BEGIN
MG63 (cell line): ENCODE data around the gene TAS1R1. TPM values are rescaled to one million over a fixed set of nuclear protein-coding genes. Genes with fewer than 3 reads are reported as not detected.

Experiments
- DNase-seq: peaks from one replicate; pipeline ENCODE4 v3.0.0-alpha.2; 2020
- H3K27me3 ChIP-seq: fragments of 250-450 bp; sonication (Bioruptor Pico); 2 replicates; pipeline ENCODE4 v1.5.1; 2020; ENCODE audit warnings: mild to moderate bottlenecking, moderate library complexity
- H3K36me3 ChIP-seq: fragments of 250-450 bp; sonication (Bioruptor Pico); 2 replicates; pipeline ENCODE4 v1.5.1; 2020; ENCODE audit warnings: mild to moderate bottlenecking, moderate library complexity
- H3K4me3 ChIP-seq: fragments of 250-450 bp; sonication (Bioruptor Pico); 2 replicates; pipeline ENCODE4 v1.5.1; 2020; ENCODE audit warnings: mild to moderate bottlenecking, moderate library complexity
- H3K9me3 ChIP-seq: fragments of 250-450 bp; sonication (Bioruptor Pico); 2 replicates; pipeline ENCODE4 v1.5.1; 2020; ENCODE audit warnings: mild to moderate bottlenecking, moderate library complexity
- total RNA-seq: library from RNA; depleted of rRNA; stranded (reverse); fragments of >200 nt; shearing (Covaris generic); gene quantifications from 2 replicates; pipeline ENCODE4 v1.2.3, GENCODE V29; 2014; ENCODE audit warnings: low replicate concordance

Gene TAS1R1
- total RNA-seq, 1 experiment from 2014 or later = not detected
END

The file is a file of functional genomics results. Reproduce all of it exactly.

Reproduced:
MG63 (cell line): ENCODE data around the gene TAS1R1. TPM values are rescaled to one million over a fixed set of nuclear protein-coding genes. Genes with fewer than 3 reads are reported as not detected.

Experiments
- DNase-seq: peaks from one replicate; pipeline ENCODE4 v3.0.0-alpha.2; 2020
- H3K27me3 ChIP-seq: fragments of 250-450 bp; sonication (Bioruptor Pico); 2 replicates; pipeline ENCODE4 v1.5.1; 2020; ENCODE audit warnings: mild to moderate bottlenecking, moderate library complexity
- H3K36me3 ChIP-seq: fragments of 250-450 bp; sonication (Bioruptor Pico); 2 replicates; pipeline ENCODE4 v1.5.1; 2020; ENCODE audit warnings: mild to moderate bottlenecking, moderate library complexity
- H3K4me3 ChIP-seq: fragments of 250-450 bp; sonication (Bioruptor Pico); 2 replicates; pipeline ENCODE4 v1.5.1; 2020; ENCODE audit warnings: mild to moderate bottlenecking, moderate library complexity
- H3K9me3 ChIP-seq: fragments of 250-450 bp; sonication (Bioruptor Pico); 2 replicates; pipeline ENCODE4 v1.5.1; 2020; ENCODE audit warnings: mild to moderate bottlenecking, moderate library complexity
- total RNA-seq: library from RNA; depleted of rRNA; stranded (reverse); fragments of >200 nt; shearing (Covaris generic); gene quantifications from 2 replicates; pipeline ENCODE4 v1.2.3, GENCODE V29; 2014; ENCODE audit warnings: low replicate concordance

Gene TAS1R1
- total RNA-seq, 1 experiment from 2014 or later = not detected